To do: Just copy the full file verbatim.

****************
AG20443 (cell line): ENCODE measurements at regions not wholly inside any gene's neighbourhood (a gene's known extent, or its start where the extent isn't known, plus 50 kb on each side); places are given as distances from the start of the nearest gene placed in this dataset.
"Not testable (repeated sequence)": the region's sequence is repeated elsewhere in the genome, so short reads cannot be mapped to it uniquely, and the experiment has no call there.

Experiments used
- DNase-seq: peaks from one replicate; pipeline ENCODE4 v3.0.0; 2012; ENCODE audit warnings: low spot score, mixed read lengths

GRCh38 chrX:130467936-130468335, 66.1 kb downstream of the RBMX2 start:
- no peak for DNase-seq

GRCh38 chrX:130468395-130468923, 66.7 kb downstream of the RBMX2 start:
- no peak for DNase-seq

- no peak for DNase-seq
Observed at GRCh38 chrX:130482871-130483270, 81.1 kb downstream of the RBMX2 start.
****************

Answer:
AG20443 (cell line): ENCODE measurements at regions not wholly inside any gene's neighbourhood (a gene's known extent, or its start where the extent isn't known, plus 50 kb on each side); places are given as distances from the start of the nearest gene placed in this dataset.
"Not testable (repeated sequence)": the region's sequence is repeated elsewhere in the genome, so short reads cannot be mapped to it uniquely, and the experiment has no call there.

Experiments used
- DNase-seq: peaks from one replicate; pipeline ENCODE4 v3.0.0; 2012; ENCODE audit warnings: low spot score, mixed read lengths

GRCh38 chrX:130467936-130468335, 66.1 kb downstream of the RBMX2 start:
- no peak for DNase-seq

GRCh38 chrX:130468395-130468923, 66.7 kb downstream of the RBMX2 start:
- no peak for DNase-seq

- no peak for DNase-seq
Observed at GRCh38 chrX:130482871-130483270, 81.1 kb downstream of the RBMX2 start.